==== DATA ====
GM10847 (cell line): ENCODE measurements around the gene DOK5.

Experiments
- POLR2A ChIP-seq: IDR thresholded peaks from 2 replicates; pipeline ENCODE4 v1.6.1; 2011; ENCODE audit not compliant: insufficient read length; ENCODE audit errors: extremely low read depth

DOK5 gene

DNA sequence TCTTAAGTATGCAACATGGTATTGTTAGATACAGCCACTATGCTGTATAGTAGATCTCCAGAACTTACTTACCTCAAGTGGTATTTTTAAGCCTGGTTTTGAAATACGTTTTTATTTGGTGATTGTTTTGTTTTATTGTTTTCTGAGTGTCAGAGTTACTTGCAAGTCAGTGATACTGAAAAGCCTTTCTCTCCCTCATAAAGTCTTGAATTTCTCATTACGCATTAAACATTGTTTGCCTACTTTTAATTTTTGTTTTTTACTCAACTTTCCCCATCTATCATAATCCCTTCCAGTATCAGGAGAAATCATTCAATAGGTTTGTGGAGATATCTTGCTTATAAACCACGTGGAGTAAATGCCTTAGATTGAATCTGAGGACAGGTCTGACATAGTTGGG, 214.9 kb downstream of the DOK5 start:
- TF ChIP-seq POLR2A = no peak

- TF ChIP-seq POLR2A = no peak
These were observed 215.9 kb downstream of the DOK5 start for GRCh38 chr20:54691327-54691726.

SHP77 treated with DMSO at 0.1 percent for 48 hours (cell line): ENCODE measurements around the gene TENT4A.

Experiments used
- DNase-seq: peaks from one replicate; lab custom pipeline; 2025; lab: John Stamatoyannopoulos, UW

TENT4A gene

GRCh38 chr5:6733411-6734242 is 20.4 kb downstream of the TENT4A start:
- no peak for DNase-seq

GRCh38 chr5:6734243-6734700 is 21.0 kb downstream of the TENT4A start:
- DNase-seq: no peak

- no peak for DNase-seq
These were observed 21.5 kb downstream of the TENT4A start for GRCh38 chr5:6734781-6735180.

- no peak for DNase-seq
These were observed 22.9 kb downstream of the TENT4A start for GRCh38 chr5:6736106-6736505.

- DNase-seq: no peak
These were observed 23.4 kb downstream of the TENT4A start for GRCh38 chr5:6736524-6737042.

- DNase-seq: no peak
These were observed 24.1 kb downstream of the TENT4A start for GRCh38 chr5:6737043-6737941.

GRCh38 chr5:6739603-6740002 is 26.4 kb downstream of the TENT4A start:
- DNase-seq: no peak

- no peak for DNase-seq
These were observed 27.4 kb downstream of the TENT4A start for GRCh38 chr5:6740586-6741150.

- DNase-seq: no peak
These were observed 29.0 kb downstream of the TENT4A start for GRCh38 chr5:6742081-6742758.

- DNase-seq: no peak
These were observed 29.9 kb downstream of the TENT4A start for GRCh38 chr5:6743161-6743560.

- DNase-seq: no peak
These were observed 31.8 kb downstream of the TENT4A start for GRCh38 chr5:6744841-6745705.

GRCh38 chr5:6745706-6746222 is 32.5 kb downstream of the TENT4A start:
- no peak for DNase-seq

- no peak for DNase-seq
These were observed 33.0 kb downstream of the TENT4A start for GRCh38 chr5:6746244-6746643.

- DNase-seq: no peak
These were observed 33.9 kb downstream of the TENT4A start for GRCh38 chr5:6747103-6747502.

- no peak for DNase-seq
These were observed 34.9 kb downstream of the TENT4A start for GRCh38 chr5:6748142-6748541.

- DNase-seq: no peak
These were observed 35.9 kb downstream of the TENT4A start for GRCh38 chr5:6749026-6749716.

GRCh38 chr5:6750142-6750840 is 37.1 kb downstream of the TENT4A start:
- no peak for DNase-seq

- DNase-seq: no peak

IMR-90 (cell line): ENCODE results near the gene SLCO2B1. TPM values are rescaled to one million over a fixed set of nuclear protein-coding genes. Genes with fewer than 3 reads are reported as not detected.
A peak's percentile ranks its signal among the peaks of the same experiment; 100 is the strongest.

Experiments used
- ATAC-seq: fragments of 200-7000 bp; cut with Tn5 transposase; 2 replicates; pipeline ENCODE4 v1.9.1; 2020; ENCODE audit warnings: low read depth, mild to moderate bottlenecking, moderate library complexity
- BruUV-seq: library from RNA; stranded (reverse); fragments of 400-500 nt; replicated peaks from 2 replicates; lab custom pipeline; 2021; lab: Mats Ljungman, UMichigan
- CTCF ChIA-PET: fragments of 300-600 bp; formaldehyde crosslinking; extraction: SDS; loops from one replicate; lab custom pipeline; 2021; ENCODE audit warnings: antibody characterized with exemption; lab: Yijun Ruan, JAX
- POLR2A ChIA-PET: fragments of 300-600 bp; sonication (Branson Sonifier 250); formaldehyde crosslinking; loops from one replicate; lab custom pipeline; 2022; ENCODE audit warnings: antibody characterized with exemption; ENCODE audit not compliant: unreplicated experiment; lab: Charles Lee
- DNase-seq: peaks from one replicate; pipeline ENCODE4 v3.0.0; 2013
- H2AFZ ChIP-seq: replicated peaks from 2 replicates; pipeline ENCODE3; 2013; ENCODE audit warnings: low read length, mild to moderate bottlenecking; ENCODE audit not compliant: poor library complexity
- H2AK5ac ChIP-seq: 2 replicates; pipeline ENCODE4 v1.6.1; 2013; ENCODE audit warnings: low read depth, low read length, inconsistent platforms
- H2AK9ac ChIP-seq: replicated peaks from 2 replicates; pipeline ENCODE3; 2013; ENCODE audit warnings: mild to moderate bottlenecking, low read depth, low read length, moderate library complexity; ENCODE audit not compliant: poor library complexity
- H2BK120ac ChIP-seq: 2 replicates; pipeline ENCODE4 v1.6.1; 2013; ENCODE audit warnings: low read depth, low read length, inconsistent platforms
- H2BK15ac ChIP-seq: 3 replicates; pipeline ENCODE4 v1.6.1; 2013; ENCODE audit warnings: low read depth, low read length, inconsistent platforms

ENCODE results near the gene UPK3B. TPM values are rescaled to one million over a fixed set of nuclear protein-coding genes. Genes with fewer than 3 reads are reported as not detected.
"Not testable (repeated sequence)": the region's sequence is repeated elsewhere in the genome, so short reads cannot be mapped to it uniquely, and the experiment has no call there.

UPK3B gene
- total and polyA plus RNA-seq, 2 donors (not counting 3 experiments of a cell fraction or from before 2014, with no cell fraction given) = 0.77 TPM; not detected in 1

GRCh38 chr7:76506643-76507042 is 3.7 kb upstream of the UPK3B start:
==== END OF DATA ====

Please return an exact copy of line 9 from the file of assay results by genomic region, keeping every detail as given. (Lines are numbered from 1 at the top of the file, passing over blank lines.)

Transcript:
SHP77 treated with DMSO at 0.1 percent for 48 hours (cell line): ENCODE measurements around the gene TENT4A.